Other genre references tend to be purely visual or playful nods to the pop culture Jodorowsky grew up with. For instance, Concha points to a poster of James Whale’s The Invisible Man (1933), refers to the character as Fenix’s idol, and states that he’d “disappear” without her (he dresses as the character and mimes part of Claude Rains’ performance in the next scene). Later, one of Fenix’s victims is a burly masked wrestler named “Santa,” in reference to the famed Santo, who battled vampires and mummies in a series of Mexican horror movies. Later still, he has a nightmare where the women he’s buried slowly rise from their shallow graves, like pasty zombies, and he begs their forgiveness. The horror aspect, coupled with Jodorowsky’s disturbing brand of weirdness, led the MPAA to saddle Santa Sangre with the brand new NC-17 rating when it was released in the US. As a result, most video stores wound up only carrying the edited R-rated cut, which ran about three minutes shorter than Jodorowsky’s director’s cut. In retrospect, it’s not merely a case of different standards, because, even though the ‘90s MPAA was less tolerant of violence, the violence in Santa Sangre is relatively modest, save one stylish murder set-piece that seems to have been inspired by Dario Argento’s Tenebrae (1982). Again, I assume the rating relates more to the film’s tone than the actual on-screen sex or bloodshed.
* Misogyny is central to Jodorowsky’s first feature, Fando y Lis (1968), and El Topo. Additionally, El Topo begins with the forced symbolic death of a mother by a father (played by Jodorowsky himself) who later abandons his son (played by Jodorowsky’s son Brontis).
** It’s not out of the question to assume that the circus setting, more specifically the fact that the circus scenes revolve around a young man who is (essentially) orphaned when his trapeze artist parent tragically dies, was an allusion to Batman’s original sidekick, the Dick Grayson Robin. Jodorowsky wrote and read comic books, after all.
As mentioned above, it took considerable effort to see Santa Sangre uncut on US VHS. Come the DVD era, Anchor Bay’s R2/PAL UK set was the import of choice, but there still wasn’t a viable, uncut North American disc, until Severin simultaneously released their first Blu-ray and DVD collections in 2011. Both begin with a Wild Side Video logo, so I assume they used the French company’s transfer for their disc. It’s 10 years later and Severin is back with a director-supervised 4K restoration taken from the original film negative and are simultaneously releasing it on 1080p BD and 2160p 4K UHD. This review pertains to the UHD transfer, but the comparison caps on this page are taken from the included BD copy (left) and the old BD (right).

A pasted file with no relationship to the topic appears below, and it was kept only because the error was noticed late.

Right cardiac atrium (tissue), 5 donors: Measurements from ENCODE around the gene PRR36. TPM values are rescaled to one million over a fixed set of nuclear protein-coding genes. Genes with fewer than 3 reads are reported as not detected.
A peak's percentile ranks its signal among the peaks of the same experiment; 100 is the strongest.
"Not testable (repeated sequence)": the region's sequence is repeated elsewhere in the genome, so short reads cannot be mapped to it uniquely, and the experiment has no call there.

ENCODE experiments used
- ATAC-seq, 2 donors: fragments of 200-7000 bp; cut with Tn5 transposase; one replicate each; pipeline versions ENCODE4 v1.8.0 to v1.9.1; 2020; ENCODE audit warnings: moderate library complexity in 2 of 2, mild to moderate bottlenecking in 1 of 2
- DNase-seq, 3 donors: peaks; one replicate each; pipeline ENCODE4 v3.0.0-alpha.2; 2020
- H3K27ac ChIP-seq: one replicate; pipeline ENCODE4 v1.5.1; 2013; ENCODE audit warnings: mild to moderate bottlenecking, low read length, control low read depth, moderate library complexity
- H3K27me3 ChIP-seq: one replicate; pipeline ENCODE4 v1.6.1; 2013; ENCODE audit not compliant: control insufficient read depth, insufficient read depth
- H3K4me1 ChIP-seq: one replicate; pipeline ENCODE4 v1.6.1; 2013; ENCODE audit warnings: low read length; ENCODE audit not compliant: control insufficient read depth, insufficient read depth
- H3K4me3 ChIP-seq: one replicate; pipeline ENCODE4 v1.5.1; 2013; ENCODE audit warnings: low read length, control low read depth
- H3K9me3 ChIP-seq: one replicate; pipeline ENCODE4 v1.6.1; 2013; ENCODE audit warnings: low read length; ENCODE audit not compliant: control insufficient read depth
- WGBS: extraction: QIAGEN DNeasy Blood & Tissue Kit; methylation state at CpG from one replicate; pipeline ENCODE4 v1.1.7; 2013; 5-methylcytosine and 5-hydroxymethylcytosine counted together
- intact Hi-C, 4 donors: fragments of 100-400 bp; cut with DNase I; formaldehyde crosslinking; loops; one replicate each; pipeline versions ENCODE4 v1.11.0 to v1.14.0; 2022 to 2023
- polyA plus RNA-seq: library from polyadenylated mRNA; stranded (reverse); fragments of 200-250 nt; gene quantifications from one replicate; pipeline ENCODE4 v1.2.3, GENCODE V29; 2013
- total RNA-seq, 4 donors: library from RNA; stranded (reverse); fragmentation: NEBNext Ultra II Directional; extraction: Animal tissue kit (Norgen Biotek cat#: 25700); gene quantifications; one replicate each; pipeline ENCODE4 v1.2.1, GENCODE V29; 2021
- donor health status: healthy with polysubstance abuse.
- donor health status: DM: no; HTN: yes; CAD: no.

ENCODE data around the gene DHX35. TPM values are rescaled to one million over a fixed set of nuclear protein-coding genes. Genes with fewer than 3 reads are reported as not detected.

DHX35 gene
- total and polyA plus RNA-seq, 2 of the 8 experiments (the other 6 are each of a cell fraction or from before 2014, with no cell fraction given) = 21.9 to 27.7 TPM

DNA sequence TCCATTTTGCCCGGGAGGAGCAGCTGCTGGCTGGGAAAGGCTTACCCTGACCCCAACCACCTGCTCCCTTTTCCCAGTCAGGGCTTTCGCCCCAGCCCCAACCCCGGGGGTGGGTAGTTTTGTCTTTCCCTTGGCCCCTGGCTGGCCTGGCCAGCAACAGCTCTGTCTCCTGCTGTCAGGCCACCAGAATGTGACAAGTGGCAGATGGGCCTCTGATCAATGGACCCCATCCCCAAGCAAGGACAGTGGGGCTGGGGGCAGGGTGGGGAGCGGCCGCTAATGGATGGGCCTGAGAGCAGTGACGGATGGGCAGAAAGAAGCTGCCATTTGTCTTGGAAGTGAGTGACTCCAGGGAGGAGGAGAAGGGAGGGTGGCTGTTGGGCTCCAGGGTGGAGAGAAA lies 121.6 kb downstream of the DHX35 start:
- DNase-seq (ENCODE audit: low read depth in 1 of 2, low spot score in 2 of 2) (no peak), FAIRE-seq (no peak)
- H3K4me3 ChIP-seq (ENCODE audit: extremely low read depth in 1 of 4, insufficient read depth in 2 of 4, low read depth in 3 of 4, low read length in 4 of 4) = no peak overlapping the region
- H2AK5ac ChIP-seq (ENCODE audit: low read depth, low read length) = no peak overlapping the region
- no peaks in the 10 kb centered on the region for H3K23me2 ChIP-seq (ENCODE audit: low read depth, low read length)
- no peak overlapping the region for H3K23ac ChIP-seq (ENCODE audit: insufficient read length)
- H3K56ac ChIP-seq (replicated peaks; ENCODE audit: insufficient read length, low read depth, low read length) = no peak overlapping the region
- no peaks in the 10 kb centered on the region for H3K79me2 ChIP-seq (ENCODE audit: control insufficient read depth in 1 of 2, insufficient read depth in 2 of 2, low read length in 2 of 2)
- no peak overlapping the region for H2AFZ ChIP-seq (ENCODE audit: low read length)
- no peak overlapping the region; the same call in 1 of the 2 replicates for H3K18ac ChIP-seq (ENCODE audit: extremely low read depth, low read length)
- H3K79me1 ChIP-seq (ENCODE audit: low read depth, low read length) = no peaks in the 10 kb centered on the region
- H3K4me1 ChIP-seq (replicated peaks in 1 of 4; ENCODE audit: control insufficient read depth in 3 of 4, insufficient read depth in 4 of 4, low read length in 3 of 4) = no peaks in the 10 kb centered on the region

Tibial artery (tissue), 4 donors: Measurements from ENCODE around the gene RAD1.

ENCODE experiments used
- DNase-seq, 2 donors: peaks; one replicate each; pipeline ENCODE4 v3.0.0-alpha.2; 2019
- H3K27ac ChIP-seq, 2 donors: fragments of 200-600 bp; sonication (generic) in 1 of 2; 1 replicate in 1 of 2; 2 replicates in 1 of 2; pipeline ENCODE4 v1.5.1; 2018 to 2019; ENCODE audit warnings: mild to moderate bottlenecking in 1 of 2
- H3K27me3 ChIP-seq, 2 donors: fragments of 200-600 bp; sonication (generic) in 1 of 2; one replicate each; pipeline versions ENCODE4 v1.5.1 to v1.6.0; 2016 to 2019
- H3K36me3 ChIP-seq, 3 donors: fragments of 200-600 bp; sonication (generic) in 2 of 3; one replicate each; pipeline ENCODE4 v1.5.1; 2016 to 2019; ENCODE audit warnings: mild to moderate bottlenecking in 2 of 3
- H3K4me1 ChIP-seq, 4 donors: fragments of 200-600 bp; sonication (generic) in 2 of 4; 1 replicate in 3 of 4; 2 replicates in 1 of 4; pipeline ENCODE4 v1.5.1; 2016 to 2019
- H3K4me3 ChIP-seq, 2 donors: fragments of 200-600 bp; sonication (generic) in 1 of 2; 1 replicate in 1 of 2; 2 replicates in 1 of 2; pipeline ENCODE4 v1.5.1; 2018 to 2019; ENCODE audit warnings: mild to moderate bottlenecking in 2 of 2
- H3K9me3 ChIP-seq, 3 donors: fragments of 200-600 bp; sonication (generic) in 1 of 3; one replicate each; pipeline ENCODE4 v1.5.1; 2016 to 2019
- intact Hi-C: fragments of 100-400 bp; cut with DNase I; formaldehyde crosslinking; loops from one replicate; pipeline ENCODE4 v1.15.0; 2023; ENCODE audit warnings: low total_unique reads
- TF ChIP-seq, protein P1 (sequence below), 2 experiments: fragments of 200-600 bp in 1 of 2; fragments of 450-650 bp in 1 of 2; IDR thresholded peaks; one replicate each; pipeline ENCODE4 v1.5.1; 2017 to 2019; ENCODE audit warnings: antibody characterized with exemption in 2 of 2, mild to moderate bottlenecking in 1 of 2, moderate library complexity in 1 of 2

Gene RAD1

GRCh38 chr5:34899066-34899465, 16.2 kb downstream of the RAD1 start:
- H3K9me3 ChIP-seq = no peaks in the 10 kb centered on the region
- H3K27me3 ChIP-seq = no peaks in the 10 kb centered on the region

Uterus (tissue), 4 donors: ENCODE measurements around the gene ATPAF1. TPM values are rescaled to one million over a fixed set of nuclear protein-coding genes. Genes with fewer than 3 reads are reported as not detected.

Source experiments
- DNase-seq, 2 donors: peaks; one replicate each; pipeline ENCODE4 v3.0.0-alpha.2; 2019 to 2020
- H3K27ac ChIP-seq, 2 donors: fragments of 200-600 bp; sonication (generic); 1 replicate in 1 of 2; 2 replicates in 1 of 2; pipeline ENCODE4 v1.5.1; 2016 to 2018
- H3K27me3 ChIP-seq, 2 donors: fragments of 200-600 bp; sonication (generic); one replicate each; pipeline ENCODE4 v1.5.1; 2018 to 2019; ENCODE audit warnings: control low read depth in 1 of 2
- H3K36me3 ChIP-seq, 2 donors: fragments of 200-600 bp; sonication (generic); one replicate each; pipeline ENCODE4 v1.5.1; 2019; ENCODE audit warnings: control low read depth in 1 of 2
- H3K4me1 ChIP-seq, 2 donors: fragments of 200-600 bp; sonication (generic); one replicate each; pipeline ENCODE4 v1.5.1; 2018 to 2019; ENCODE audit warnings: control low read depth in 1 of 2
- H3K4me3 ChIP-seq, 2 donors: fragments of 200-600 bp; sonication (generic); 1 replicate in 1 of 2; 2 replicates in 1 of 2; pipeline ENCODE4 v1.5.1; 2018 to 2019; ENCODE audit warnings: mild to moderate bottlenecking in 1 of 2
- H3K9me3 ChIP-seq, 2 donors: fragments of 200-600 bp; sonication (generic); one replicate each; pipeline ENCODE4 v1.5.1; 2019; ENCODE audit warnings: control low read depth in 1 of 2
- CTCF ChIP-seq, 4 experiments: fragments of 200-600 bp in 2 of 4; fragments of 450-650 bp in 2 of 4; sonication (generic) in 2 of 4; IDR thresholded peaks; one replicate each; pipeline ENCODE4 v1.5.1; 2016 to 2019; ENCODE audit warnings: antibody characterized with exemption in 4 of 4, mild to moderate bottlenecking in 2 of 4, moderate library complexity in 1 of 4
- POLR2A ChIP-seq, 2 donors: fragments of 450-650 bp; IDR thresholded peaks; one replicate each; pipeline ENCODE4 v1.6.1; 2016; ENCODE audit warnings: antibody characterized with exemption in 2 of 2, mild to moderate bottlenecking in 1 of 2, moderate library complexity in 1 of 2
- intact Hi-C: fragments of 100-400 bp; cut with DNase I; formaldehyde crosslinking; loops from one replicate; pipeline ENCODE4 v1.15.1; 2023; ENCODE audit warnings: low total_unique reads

I think that the joy of availability was enough to ignore some of that first Blu-ray’s more obvious shortcomings. I always knew it was a little dull, a little flat, and that there was room for improvement, but, now that I have the 4K remaster in hand, I release exactly how much room there was. The new transfer is such an improvement that there’s no reason not to recommend the Blu-ray-only release to folks that don’t have a UHD machine – you don’t even need the extra pixels to reap the rewards (they’re quite nice, though, naturally). The upgrade in detail is to be expected, so I won’t spend too much time on it. Rather, I’d like to focus on the vast difference in contrast and dynamic range. The old transfer isn’t only darker overall, but its blacks now seem downright milky compared to the remaster’s rich blacks. White levels are lighter to match and colors are much punchier (especially those all-important reds), all of which brings out more texture and detail throughout dark and neutral backgrounds. Grain texture is largely natural with only a touch of machine noise, print damage artifacts are minimal, and the only digital artifacts I really noticed were the aforementioned machine noise (most obvious in vivid blues, for some reason) and a hint of haloing along wide-angle edges (almost exclusively during lighter sequences). The two transfers have slightly different framing with the remastering featuring more information overall, but it’s not enough to really be concerned about.